I will give Hollywood this though; they have finally found the perfect vehicle for the now- veteran Hollywood actor, Keanu Reeves. Reeves plays Klaatu, an alien in human form who has no capacity of expressing human emotion or understanding the intricacies of human nature and interaction. It might as well say that at the top of Reeves's resume so this is Reeves in his element. Honestly though, this is the first time I can say that Reeves's presence in a film has absolutely nothing to do with why it is unwatchable. You know you have a problem when dialogue is so bad that it even drags Reeves's acting down. In fact, having the familiar Reeves on board for this uneventful journey, alongside the strikingly beautiful, Jennifer Connelly, at least gives us something pretty to distract us from the banality of the entire affair. Klaatu certainly rocks that three-piece suit though.
The earth is supposed to stand still on this particular day because aliens have descended upon Central Park in a giant weather sphere of sorts. It is a momentous occasion, one that could be the sign of the end of days. Yet, in THE DAY THE EARTH STOOD STILL, panic hardly seems to be in the air. Panic comes from a fear of the unknown and an inability to see a solution to your problems but David Scarpa's script is so painstakingly obvious and formulaic that you can see right through to the end at all times. I hope I'm not giving anything away here but as if this film would finish with humanity's extinction. And when the devices used to create the melodrama are so laughably contrived (who knew that a white step mom and a black step son could have such hard times getting along?), at least you have the special effects to revel in. Mind you, when the special effects are even more ridiculous than the ensuing melodrama in a big sci-fi pic like this, what is there to keep you sitting still, let along standing?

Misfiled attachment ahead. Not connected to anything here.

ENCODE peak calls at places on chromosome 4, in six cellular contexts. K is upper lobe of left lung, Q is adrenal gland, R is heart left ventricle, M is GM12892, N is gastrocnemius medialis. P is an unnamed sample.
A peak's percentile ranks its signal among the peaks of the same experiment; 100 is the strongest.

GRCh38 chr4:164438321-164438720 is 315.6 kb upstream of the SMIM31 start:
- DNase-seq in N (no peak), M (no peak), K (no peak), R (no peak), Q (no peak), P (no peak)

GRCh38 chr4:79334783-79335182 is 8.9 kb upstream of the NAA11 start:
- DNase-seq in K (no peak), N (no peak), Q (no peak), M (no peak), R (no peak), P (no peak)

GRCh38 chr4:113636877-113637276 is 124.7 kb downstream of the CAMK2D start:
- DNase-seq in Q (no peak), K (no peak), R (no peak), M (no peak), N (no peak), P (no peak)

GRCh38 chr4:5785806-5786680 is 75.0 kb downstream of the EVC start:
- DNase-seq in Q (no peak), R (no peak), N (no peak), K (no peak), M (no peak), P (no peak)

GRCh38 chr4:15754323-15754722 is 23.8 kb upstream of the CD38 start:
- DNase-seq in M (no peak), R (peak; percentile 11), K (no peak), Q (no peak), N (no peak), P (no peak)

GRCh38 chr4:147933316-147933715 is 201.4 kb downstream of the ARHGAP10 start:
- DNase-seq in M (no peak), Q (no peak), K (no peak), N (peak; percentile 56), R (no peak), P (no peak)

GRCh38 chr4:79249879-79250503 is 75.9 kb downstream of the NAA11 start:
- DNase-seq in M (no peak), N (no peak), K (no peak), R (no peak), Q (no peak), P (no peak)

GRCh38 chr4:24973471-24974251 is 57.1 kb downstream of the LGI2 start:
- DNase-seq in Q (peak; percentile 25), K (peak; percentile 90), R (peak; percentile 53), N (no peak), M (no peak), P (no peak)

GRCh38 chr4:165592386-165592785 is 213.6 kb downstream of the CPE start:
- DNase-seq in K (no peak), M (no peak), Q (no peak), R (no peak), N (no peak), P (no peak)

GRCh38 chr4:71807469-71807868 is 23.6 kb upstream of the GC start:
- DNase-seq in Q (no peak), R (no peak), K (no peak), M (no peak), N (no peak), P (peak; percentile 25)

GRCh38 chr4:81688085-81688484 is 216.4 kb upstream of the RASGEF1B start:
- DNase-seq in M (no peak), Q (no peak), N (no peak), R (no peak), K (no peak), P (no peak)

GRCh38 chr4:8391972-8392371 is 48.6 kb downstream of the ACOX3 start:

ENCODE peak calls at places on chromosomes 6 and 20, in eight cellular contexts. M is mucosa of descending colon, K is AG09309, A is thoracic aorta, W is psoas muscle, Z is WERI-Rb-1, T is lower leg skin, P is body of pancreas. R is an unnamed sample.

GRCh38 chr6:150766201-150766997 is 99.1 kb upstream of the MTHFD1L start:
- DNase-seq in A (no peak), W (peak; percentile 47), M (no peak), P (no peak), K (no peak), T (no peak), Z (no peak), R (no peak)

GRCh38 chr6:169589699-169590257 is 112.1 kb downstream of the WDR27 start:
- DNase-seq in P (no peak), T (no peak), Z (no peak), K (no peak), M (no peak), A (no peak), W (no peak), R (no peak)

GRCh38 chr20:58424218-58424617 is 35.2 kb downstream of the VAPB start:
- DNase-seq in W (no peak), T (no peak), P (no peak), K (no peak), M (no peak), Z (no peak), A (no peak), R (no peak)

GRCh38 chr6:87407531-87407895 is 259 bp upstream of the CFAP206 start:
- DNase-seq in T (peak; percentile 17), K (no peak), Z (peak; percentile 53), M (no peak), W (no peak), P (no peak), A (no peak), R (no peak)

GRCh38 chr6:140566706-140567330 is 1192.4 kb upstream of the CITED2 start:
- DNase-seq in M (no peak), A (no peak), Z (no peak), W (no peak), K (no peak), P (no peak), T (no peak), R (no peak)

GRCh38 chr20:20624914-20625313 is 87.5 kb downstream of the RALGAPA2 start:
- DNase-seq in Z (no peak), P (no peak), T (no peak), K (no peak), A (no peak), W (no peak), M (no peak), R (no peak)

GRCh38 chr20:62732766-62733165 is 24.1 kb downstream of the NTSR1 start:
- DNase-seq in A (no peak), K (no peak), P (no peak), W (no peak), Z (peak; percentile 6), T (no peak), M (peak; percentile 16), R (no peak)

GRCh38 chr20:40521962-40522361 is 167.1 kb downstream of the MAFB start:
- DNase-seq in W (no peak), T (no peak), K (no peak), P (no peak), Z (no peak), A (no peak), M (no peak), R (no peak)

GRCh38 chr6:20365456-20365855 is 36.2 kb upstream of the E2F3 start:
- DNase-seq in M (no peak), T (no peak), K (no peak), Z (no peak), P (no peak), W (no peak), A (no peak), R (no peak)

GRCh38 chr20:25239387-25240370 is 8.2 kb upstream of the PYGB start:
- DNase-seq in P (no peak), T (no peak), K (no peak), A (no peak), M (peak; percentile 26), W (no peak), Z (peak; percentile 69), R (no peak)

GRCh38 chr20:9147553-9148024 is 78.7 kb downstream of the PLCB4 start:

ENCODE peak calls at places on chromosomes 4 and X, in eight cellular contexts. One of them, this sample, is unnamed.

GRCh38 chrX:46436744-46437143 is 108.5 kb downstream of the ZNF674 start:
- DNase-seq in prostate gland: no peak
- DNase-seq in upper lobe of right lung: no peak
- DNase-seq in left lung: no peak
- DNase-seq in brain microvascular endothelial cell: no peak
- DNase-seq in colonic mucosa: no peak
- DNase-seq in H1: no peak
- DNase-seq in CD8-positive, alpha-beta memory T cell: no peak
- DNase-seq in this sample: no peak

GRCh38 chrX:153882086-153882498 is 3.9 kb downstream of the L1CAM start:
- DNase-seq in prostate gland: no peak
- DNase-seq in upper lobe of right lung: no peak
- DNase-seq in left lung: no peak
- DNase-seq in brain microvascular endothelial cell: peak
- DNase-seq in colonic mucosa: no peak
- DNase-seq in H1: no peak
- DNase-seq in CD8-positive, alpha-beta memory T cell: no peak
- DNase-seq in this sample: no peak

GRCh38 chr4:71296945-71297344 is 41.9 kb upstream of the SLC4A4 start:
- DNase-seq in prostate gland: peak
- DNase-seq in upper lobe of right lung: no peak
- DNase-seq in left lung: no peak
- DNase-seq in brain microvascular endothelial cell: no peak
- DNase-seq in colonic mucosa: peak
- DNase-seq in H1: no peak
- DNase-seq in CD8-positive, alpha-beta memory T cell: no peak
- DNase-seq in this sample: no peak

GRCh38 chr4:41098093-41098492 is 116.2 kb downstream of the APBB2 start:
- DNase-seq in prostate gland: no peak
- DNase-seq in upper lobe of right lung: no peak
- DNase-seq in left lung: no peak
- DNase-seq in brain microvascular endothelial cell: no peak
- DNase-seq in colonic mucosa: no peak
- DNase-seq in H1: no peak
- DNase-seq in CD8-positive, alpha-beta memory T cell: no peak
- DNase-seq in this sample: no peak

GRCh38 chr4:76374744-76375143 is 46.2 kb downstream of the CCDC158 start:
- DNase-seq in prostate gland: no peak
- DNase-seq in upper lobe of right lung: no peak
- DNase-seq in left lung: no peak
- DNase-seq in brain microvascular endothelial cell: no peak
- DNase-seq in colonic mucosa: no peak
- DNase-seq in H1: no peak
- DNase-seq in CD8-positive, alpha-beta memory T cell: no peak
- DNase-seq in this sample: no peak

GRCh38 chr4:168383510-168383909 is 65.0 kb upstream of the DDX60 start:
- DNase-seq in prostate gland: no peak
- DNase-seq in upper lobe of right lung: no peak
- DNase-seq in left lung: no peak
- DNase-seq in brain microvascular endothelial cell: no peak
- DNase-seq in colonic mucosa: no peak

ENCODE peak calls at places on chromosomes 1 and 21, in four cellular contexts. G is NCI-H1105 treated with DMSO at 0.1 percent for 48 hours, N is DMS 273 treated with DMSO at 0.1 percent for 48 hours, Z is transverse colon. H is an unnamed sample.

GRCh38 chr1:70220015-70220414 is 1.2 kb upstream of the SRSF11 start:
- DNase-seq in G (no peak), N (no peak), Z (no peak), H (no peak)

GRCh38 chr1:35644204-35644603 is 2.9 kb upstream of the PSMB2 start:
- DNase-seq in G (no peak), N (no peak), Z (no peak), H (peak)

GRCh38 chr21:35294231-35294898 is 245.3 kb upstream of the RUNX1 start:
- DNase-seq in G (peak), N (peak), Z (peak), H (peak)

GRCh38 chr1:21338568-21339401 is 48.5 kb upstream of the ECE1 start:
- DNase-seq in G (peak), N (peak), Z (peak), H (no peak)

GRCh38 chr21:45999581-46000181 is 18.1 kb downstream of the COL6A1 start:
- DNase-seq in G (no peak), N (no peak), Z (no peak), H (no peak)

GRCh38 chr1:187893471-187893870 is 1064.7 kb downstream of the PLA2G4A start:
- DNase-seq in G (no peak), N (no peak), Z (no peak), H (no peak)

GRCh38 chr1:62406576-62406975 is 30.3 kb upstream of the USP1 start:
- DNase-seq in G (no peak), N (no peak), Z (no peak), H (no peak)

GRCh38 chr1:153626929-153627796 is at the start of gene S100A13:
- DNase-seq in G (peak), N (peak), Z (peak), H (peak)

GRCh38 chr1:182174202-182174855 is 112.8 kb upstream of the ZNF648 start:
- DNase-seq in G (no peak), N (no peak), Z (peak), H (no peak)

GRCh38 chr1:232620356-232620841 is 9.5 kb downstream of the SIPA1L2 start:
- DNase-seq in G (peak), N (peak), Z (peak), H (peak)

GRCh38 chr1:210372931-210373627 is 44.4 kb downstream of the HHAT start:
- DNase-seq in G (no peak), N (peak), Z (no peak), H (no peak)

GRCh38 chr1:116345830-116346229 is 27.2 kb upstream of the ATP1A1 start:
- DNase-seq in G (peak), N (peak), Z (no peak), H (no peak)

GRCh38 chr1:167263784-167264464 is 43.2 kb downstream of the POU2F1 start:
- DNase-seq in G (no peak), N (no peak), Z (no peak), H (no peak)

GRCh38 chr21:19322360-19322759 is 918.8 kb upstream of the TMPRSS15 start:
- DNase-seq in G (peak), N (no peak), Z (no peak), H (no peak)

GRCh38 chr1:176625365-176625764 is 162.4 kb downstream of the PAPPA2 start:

You'll never believe this but humanity, or at least the American government run portion of humanity, take immediate military action against the alien invaders before giving them the chance to make their case. This next bit is even more shocking. Apparently, violence is not the answer to solving our problems. I swear, I learned so many hard life lessons watching this movie. Perhaps the most important lesson though is that humanity will never learn. THE DAY THE EARTH STOOD STILL represents the same disposable and commercial interests that are the root of our environmental problems. Yet, here is it preaching against the very values that justify its existence. For that reason alone, I would consider this film to be one of the most hopeless (and hapless) films of the year. We're essentially doomed so I say you can take it, Klaatu. Earth is all yours. We clearly don't deserve it.